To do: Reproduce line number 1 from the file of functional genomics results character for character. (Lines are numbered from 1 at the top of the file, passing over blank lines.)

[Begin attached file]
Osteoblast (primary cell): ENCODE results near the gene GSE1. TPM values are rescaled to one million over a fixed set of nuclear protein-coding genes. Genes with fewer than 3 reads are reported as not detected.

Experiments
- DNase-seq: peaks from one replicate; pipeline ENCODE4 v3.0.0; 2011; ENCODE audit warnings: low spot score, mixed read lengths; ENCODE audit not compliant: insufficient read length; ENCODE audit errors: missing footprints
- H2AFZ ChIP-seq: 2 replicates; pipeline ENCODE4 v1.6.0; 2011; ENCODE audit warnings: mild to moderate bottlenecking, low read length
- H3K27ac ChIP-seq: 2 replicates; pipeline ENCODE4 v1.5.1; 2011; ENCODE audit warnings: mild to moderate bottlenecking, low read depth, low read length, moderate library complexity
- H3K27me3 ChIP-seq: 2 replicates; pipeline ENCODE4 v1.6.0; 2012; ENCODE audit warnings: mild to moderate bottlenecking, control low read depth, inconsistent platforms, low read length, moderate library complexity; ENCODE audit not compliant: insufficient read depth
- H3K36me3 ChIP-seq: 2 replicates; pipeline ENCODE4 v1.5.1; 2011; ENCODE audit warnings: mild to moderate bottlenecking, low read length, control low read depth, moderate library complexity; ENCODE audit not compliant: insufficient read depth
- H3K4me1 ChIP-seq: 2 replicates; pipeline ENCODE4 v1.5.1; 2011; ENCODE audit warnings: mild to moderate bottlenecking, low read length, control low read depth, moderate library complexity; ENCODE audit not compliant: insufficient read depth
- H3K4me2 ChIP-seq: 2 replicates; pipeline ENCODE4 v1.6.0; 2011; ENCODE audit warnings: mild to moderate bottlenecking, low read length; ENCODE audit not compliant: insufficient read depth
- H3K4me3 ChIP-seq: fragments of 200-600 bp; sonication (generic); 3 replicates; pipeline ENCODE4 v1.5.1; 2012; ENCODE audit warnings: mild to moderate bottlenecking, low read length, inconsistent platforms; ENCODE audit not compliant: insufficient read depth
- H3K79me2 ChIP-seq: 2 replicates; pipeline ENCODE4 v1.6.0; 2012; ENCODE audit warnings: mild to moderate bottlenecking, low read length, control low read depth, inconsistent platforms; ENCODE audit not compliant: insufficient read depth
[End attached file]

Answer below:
Osteoblast (primary cell): ENCODE results near the gene GSE1. TPM values are rescaled to one million over a fixed set of nuclear protein-coding genes. Genes with fewer than 3 reads are reported as not detected.